January 20

Forum. Facilitated by John Myers. Using the Chalice Circle model for interactive learning, during the spring and summer we will be discussing the individual lines of Horizon’s Affirmation. Today’s class will focus on, “To serve humanity in harmony with the earth.”

January 27

Not Quite Adult, Not Quite Adults (Part 2). Facilitated by David Laubach. David will continue the discussion on generational differences young adults face regarding their entry into the adult world. We will share our experiences moving into the adult world and how they are different from youth growing into adulthood today.

TUESDAYS 7:00 - 9:00 p.m. Portable, Rm. 8 WONDERFUL WEDNESDAYS January's Theme: "Intention"

Buddhist Sangha. Facilitated by Senior Minister, the Rev. Dennis Hamilton. This is an ongoing exploration of the Four Noble Truths and the Eight Fold Path, the essential teaching of Buddhism. Rev. Hamilton’s email contact: DHamilton@uuma.org, in case of changes. Peggy Gill, interim DRE, Lyssa Jenkins, Intern Minister, and Rev. Dennis Hamilton host the new and improved Wonderful Wednesdays. • Although we begin the program at 7, you are invited to Bring Your Own Dinner between 6:30 and 7 and eat together. Beverages will be provided. • We begin officially at 7 with a short Vespers service with song and readings. There will be a topic, readings and questions. • At 7:30 the group will divide into triads to explore the topic. Child care will be provided, and children and youth are invited to participate in the triads or do homework or crafts. • At 8:30 we will come back together to share our insights.

And….always check the weekly newsletter for short profiles on classes and late-breaking announcements. If you email are@horizonuu.org you will get a quick response from one of the committee chairs – Kay Darwin, Kent Darwin, or Charles Frugé.


happenings

Plan to Attend the Congregational Meeting! Sunday, January 27, 2013

Horizon members, youth, friends, visitors and all interested parties are encouraged to place this date on your calendars! At our Winter Congregational Meeting we will hear about the latest happenings and health of Horizon from the Senior Minister, the Director of Lay Ministry, your Board President and Treasurer, Horizon’s Commitment Campaign Chair, the Director of Religious Education Committee and other leaders at Horizon. We will again be brief and concise in conveying our reports and information so the meeting can adjourn between 2:00 and 2:30 PM. Voting members will vote on the Board’s proposed amendment to the Horizon By-laws concerning our Religious Education program and the selection and hiring of our Directors of Religious Education. That proposed amendment is printed below. Please read it and the brief explanation for the proposal in advance of the meeting. The Congregational Meeting will begin at 12:30, after Sunday services, and in plenty of time to give you the opportunity to get your lunch which will be provided by the Coming of Age ninth grade students and their parents and advisors. I hear we will have delicious pasta with your choice of sauce, salad, bread, desert, & drink. They will take donations and have the youth serve, as they raise funds for their pilgrimage to Boston! Please allow parents with children who will be in childcare with Miss Becky to go first in line to get their children’s lunches, which are free to those age 5 and under.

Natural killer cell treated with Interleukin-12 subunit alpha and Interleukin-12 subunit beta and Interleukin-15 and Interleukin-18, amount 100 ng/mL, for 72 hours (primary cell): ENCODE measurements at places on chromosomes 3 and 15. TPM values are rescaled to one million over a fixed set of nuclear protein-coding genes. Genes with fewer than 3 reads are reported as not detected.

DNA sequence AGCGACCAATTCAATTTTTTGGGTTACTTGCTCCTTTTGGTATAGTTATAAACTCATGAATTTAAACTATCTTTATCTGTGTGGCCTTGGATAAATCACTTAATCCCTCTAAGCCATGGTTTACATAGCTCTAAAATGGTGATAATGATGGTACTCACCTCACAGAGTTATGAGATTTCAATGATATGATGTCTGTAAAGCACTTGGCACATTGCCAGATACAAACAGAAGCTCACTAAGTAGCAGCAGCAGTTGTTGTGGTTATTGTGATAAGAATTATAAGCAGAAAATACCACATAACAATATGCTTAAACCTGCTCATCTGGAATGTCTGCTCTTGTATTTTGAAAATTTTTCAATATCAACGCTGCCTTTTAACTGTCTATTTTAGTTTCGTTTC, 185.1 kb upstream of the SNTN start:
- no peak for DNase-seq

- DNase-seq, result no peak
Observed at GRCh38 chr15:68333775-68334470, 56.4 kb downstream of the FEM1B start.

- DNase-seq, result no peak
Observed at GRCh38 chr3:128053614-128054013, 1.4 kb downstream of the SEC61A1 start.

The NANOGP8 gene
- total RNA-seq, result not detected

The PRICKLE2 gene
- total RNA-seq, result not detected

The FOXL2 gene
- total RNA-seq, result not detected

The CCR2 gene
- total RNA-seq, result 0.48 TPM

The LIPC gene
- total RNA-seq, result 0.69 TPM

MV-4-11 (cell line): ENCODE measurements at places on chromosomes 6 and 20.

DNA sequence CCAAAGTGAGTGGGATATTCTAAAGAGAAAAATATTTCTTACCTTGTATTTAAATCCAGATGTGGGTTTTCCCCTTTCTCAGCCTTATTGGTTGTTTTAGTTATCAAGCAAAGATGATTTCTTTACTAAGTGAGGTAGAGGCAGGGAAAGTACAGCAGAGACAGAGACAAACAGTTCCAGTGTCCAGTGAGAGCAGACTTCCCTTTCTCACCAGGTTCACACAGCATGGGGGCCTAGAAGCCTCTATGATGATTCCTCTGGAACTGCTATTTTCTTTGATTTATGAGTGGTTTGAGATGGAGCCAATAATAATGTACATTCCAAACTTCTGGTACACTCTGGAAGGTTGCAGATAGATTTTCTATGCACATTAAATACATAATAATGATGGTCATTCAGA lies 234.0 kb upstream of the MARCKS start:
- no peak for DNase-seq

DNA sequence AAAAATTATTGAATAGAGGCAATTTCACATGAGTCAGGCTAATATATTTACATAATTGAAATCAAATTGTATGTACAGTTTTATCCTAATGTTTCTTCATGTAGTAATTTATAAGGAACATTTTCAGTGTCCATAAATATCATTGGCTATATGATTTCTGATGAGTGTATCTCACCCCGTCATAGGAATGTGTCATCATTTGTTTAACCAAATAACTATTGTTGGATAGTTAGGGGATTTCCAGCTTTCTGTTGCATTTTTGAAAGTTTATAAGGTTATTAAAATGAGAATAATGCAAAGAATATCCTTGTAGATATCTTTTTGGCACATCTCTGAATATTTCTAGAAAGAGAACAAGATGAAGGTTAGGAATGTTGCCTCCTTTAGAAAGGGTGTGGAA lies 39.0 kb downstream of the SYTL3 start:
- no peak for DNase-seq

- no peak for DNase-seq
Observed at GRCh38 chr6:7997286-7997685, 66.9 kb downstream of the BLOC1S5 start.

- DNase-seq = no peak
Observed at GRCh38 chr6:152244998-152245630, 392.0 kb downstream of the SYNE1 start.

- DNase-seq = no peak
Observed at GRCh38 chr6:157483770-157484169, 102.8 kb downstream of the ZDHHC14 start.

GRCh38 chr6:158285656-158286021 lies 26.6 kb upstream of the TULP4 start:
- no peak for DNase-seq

Plan to attend this annual meeting and take part in the business and the future of our church. The Horizon theme for January is ‘Intention’. Horizon is now and will always be what you, the members, intend for it to be. I invite you to bring your intentions for Horizon to this meeting! Sincerely, gratefully and intentionally, JuLane Judith Lane, President, Horizon Board of Trustees

PROPOSED AMENDMENT TO THE BY-LAWS Delete: ARTICLE 14 - RELIGIOUS EDUCATION Section 14.01. Religious Education. The Church shall establish, and satisfactorily support, an ongoing Religious Education Program serving both children and adults, which program shall both reflect and be in concert with the purposes established for the Church. The specific approach and content of this program shall be as approved by the Board. Section 14.02. Program Evaluation. The Religious Education Program shall be evaluated annually by the Board of Trustees in such manner as may be prescribed by the Board. A formal written and verbal report shall be made to the Church membership at each annual meeting. Section 14.03. Program Direction. The Religious Education Program shall be administered by a Director of Religious Education reporting to the Board of Trustees or by an Associate Minister, as approved by the Congregation. This